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HS4390 - Historiography, Method and Research

Research possibilities and tools for primary, secondary, and tertiary research.

SIFT: Four Moves with examples

STOP move from the SIFT method

The 1st Move

STOP asks you to pause before you decide to read a website.

Instead, ask yourself if this website is something you want to read. Are you interested? Do you trust this website? Are you just clicking for no reason or because you are on some type of click cycle?  

STOP and follow the next moves before you decide whether you want to share this information on your social media OR include this information in your project.

Investigate the Source move from the SIFT method

The 2nd Move

Investigate the Source suggests that you need to learn more about a source before you read it and use it. 

There are a few ways that you might investigate a source. These tips are meant to be quick and not exhaustive.  Often, you just need to decide whether to go forward looking at information or not. 

  1. The Wikipedia Trick: Use Wikipedia to investigate a source on the web. (Example: mcsweeneys.net wikipedia)
    • This simple search gives you a basic context about the website, mcsweeneys.net. In this case, it tells you that it is a publishing house, founded in 1998, by Dave Eggers, and includes other information.  This Wikipedia entry may be enough for you to decide whether you want to use this source, not use this source, or go further with your investigation. You may want to continue to investigate if you need more or if this trick doesn't find anything.
  2. Hover in Twitter
    • Hover on Twitter to see more about a person or organization.  Users with a blue checkmark have been verified by Twitter. Verification is helpful but can be spoofed. You still need to be thoughtful about retweeting. Let's Hoverhttps://infodemic.blog/2020/02/16/lets-hover/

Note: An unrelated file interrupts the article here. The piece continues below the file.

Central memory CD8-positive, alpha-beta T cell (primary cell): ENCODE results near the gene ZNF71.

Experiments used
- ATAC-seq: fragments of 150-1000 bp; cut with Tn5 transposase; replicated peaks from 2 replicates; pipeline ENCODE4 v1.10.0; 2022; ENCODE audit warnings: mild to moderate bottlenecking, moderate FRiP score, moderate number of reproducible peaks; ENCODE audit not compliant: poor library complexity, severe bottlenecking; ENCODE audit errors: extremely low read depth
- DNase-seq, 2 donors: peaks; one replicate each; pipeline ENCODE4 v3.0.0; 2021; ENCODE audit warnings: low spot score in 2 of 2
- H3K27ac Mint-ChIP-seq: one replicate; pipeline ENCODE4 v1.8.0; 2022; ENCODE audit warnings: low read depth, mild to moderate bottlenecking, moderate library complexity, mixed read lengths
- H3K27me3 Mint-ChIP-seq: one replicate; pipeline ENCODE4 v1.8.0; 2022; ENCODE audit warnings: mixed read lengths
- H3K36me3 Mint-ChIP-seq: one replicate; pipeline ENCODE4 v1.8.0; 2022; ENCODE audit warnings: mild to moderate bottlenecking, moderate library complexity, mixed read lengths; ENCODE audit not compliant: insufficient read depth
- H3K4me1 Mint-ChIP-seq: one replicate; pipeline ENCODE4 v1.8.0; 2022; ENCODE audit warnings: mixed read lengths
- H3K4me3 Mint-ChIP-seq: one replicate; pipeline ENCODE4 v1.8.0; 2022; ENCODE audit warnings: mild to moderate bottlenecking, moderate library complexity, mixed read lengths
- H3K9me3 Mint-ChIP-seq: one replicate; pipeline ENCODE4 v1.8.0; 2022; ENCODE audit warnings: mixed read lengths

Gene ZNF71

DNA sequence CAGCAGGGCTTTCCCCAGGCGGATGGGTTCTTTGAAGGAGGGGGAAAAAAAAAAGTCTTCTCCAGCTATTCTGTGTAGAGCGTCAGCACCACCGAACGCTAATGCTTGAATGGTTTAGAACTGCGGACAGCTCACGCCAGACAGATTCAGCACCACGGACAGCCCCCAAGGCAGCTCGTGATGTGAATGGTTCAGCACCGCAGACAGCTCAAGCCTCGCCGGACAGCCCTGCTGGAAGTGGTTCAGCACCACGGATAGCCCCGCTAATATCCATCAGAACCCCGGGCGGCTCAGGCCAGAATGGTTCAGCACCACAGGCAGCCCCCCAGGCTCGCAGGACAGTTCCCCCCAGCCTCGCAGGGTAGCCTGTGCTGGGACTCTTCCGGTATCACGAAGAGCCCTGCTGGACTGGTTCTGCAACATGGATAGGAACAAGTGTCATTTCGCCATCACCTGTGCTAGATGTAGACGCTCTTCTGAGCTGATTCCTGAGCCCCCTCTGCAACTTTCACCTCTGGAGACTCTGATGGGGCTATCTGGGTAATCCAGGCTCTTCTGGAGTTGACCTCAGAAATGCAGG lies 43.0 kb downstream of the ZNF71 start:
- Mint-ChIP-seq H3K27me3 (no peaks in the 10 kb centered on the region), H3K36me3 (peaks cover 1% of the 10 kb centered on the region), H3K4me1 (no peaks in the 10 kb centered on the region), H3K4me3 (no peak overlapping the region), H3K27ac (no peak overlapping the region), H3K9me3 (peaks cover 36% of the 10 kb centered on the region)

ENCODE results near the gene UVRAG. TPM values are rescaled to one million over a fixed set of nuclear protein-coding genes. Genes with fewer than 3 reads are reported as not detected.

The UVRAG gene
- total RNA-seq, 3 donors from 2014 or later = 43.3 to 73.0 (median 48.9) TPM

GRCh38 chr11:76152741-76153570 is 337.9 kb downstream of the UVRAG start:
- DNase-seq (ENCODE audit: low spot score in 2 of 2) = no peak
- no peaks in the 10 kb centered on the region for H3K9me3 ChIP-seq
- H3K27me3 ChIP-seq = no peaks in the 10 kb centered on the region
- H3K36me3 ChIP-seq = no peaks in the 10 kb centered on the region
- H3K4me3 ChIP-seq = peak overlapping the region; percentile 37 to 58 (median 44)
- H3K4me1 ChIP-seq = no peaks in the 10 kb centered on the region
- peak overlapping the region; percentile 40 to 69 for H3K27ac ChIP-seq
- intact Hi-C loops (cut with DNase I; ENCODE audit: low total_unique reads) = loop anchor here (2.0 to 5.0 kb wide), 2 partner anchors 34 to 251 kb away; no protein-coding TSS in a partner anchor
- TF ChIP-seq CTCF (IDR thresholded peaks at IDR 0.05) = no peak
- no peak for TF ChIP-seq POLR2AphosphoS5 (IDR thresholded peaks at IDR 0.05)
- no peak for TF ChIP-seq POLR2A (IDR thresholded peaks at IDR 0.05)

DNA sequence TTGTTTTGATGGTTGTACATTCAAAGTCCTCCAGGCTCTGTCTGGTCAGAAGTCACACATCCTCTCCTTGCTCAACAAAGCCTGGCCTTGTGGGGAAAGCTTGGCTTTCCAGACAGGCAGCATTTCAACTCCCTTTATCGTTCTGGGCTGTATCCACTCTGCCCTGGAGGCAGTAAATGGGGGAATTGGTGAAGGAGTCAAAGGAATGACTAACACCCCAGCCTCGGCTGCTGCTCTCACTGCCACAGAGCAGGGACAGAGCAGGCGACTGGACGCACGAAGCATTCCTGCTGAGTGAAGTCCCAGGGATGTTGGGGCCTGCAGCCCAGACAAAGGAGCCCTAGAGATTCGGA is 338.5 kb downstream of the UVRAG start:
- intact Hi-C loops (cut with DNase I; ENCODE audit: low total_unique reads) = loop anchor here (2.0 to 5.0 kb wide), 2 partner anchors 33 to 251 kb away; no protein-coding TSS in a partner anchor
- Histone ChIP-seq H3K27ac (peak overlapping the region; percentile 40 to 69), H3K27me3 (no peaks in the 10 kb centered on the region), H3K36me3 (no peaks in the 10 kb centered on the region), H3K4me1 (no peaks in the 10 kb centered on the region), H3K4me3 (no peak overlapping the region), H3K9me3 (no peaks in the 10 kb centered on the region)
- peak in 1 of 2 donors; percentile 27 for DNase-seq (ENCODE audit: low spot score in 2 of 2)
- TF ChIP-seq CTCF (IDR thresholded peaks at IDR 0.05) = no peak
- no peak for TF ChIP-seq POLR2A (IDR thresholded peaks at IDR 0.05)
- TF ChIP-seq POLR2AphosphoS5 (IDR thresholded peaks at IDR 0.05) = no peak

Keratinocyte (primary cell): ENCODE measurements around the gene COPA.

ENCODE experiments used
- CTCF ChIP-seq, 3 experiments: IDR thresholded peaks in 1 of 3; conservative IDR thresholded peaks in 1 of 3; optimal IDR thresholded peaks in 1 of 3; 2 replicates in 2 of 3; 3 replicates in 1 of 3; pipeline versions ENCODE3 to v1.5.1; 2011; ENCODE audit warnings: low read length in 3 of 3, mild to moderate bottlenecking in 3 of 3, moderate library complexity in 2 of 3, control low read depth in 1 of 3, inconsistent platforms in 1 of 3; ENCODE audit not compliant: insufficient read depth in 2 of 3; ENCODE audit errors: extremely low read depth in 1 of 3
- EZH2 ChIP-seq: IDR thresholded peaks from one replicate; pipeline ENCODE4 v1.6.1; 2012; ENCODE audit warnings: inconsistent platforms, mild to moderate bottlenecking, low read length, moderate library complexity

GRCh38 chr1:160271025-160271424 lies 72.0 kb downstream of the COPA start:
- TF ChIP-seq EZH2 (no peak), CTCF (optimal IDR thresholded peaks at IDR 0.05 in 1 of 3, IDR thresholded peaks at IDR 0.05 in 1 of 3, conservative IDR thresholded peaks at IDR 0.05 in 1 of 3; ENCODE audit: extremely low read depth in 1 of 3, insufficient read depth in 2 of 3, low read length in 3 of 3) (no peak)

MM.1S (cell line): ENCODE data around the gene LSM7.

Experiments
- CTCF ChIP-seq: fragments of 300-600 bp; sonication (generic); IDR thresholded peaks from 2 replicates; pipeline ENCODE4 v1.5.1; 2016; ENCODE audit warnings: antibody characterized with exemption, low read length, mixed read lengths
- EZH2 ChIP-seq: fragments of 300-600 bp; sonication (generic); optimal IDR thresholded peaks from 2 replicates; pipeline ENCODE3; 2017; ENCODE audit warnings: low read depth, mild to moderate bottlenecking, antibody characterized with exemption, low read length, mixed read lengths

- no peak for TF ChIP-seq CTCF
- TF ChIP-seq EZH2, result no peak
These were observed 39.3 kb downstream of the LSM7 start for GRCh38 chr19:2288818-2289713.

3. Search for Words on a Website 
    • Use Control-F (pc) or Command-F (mac) to find a word on a website, a document, or most anything. This simple trick will save you lots of time!
    • See Caulfield demonstrate feature with Wikipedia: https://youtu.be/oBqEci8eXXA

Find Better Coverage move from the SIFT method

The Third Move

Find Better Coverage suggests to find sources that are higher quality - more authoritative, more recent, more accurate. You want to know if the claim a source is making is true or false.

You may stop after investigate the source if you aren't satisfied with the information you found.  However, you may want to find something closer to the originating source of a piece of information. Questions that may occur to you are 1) "Is this topic accepted by many people?" OR 2) "Is this topic a source of controversy?"

 

  1. Trade Up from social media
    • Look at the information linked in Instagram, Facebook, Twitter, etc. What is the original source?  Does it say what the social media post claims?  
    • Some options - You may want to link to the original source or an article you find in Google News or Scholar
  2. Reverse Image Search
    • Use Google Chrome to search for a photo to find out more about.  Ask yourself: Where did it come from?  What was the source?  Is it true or faked? What is the real story?
    • How? In Google Chrome, right-click on an image and then select "Search Google for image". Once you bring up an image search, you can change the search terms. Watch this 3 minute video about reverse image searching: https://youtu.be/LeOdDN3z9Mk
  3. Use Known Fact Checking Website